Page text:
Image from the Adelaide Festival 2013 brochure for the Australian Premiere: DirtDay! Laurie Anderson.

Adelaide Festival of Arts

There’s an international festival of arts going on in our city and inspiration is flowing.  As we drive through the streets and go to performances and exhibitions we see constant reminders of the good soul food provided by artists in all the forms – music, dance, drama, visual arts, film and all their interconnections.  We listen enthralled to visiting musicians such as members of the Kronos Quartet, each one a virtuoso in an instrument.  Then we are captivated by a whole body of work spanning visual, film, performed and recorded music and philosophy by multi-faceted artist Laurie Anderson.  One thing they all have in common is childhood and we can say with certainty that those impulses showed up early and were nurtured.

So who might we have in our classes and music sessions?  Is the child who just doesn’t want it to stop, who sings every line even though not yet three years-old, who has a favourite instrument amongst our kit of percussion that we hand out and who wants to be our roadie as we pack up the next twenty-something to take the art world by storm?  It’s my contention that we have to assume it’s possible that we are touching the lives of elite musicians as we sing and play the traditional songs of childhood.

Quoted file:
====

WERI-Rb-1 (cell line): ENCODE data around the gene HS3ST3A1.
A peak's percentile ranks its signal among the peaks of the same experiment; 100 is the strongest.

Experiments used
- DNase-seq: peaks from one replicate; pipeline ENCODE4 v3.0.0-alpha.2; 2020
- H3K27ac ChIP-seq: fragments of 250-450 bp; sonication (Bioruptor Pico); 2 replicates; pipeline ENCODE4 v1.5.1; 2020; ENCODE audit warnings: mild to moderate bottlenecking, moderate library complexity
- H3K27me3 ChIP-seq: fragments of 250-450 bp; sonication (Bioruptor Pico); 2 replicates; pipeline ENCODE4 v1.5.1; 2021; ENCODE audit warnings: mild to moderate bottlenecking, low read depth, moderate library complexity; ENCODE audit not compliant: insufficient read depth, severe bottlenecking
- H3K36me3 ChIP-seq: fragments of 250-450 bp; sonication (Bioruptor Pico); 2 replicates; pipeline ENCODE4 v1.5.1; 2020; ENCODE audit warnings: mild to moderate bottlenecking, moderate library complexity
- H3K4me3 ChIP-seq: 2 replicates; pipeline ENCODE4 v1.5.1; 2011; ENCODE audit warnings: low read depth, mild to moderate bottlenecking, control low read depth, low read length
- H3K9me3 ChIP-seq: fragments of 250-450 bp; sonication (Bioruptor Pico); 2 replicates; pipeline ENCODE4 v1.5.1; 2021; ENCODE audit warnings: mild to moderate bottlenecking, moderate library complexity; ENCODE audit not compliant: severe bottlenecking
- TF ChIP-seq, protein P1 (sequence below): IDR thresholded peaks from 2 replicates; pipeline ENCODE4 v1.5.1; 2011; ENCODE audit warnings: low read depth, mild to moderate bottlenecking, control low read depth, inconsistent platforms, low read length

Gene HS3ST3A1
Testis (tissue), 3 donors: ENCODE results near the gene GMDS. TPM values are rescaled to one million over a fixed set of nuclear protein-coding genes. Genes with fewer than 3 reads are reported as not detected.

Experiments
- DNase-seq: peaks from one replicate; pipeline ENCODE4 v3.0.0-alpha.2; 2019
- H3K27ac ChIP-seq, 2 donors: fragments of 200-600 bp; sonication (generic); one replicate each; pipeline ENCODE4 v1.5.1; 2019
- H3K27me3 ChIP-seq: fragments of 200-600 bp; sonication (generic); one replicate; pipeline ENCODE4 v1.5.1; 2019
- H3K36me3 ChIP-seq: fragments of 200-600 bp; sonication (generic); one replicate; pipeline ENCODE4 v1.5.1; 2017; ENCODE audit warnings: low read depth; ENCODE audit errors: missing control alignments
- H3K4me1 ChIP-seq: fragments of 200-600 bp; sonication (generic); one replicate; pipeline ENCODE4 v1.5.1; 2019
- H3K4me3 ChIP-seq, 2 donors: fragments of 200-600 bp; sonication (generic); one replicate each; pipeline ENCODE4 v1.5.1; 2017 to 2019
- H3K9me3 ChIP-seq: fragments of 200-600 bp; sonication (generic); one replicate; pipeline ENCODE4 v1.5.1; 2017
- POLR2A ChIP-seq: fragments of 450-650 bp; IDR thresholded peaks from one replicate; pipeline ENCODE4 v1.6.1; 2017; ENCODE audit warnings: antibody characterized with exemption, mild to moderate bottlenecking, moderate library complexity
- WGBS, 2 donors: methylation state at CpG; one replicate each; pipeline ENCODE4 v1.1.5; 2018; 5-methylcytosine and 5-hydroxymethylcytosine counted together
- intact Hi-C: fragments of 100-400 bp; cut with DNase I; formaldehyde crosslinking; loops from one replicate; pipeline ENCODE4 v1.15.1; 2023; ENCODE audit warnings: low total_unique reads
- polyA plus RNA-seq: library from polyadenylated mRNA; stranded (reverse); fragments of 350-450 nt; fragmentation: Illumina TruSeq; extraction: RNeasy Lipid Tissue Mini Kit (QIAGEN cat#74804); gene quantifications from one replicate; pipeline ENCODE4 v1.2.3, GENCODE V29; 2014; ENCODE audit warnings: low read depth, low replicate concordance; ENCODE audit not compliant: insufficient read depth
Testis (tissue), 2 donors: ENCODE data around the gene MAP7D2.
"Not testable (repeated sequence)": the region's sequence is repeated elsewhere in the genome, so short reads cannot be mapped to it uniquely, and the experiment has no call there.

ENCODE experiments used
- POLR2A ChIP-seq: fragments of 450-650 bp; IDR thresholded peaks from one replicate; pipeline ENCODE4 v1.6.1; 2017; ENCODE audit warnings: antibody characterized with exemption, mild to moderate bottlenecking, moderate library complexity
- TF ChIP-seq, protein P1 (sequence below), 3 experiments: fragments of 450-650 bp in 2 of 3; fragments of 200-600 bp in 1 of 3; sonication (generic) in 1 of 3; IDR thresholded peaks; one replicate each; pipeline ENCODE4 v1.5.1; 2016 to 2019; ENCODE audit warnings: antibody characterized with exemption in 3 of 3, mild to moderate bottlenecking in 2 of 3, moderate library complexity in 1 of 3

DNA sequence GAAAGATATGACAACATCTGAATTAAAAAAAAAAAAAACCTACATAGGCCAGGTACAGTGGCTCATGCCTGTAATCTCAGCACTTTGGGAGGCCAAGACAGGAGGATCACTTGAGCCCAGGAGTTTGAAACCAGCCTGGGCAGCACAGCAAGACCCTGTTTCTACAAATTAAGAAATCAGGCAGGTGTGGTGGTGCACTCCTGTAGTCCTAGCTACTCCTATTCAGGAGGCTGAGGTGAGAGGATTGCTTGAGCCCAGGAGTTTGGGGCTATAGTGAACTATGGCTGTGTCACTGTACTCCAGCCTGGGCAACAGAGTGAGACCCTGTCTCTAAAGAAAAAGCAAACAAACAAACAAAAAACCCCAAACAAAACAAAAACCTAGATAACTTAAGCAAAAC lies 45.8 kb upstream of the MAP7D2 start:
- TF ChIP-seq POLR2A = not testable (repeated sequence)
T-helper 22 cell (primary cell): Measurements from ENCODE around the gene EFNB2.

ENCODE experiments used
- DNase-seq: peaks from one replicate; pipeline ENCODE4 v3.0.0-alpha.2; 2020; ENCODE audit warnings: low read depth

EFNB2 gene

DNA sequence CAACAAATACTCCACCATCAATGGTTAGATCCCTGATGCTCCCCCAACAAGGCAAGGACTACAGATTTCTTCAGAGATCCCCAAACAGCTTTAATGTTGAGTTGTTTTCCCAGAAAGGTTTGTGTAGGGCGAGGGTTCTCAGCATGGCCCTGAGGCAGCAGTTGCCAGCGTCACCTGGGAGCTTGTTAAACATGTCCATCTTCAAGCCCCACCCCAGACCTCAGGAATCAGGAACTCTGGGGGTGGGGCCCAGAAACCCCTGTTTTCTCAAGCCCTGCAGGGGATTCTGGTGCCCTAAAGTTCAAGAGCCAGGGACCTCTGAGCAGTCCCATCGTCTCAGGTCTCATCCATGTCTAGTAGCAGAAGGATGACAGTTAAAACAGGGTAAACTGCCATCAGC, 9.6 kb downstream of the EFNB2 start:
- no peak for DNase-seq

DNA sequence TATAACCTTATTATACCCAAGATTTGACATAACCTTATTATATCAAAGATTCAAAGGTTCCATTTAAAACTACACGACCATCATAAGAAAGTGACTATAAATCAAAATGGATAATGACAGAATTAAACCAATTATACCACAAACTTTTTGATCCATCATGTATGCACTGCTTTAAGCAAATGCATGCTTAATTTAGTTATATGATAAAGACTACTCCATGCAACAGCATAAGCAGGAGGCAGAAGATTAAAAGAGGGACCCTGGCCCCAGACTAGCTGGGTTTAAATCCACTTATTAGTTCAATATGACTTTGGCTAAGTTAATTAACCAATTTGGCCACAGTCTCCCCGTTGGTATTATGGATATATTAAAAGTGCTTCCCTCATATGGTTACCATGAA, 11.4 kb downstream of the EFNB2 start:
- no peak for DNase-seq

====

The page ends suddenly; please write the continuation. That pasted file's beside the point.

With that in mind we become freer to explore our artform, to take chances with our voices, to sing, play and move as though we are in a festival theatre, not a humble classroom or corner of a gym.  Our sessions and lessons are then inspirational in turn, and even if there is no budding virtuoso in the room everything changes, the space lights up and what was an ordinary day becomes a festival of music for the young and those who spend their day caring for and educating them.